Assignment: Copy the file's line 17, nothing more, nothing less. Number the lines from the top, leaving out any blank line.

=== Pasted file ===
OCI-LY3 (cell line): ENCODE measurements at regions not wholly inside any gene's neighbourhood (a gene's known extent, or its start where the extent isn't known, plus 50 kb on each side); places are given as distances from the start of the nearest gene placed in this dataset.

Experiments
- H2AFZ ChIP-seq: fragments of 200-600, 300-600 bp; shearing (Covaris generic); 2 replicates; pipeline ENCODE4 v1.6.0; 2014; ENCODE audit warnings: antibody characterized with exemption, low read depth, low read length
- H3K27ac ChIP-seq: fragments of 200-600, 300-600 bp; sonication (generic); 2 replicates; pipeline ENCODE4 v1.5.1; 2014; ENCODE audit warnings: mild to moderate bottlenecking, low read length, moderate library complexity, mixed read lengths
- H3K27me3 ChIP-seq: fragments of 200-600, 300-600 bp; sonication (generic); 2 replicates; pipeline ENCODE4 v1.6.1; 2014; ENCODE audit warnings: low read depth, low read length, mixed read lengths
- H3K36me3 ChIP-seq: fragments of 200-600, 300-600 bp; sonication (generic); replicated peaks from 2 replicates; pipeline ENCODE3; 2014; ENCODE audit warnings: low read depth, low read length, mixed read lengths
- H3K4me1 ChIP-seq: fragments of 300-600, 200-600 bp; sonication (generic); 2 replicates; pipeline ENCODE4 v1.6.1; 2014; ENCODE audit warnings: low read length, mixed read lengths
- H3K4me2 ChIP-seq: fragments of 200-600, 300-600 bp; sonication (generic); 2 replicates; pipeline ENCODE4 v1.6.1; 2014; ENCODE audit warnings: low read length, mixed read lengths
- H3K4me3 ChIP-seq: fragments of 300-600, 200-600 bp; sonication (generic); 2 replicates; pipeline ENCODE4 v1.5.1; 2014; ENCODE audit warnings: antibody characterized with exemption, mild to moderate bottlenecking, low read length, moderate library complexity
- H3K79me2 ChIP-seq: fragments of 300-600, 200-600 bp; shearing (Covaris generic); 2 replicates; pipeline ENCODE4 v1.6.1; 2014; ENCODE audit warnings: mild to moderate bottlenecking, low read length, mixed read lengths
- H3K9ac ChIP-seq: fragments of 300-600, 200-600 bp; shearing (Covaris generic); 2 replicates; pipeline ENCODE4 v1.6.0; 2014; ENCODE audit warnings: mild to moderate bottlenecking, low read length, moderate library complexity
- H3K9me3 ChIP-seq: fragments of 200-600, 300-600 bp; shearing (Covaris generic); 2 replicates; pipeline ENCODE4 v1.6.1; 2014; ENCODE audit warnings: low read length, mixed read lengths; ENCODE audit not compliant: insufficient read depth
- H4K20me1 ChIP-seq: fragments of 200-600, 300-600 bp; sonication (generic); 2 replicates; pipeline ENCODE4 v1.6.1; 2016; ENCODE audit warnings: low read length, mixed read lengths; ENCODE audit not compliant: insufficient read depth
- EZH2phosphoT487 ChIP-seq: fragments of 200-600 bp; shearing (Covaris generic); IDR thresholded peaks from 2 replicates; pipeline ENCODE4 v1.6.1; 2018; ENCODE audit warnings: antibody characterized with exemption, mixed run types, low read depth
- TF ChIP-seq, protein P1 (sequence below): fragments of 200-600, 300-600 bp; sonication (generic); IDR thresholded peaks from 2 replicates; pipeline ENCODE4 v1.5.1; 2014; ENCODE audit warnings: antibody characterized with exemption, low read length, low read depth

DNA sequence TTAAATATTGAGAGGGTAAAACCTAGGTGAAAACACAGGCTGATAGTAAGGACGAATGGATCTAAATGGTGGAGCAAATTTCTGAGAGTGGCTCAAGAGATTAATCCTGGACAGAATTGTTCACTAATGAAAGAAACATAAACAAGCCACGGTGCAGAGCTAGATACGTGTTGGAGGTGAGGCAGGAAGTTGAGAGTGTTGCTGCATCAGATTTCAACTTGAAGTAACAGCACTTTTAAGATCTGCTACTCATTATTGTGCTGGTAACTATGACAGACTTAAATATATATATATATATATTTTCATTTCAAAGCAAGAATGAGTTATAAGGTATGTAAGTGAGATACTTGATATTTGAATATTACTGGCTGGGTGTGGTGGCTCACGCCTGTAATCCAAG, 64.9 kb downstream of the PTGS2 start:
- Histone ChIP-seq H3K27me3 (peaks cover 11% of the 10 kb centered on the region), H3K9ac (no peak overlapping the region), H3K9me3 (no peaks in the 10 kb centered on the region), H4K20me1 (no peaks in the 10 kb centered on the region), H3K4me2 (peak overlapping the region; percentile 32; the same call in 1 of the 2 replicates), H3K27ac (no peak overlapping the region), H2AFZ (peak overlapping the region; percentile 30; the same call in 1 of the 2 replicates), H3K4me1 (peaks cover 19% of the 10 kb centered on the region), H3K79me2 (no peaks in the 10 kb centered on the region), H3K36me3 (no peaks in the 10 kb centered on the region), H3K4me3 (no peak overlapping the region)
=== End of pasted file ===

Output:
- Histone ChIP-seq H3K27me3 (peaks cover 11% of the 10 kb centered on the region), H3K9ac (no peak overlapping the region), H3K9me3 (no peaks in the 10 kb centered on the region), H4K20me1 (no peaks in the 10 kb centered on the region), H3K4me2 (peak overlapping the region; percentile 32; the same call in 1 of the 2 replicates), H3K27ac (no peak overlapping the region), H2AFZ (peak overlapping the region; percentile 30; the same call in 1 of the 2 replicates), H3K4me1 (peaks cover 19% of the 10 kb centered on the region), H3K79me2 (no peaks in the 10 kb centered on the region), H3K36me3 (no peaks in the 10 kb centered on the region), H3K4me3 (no peak overlapping the region)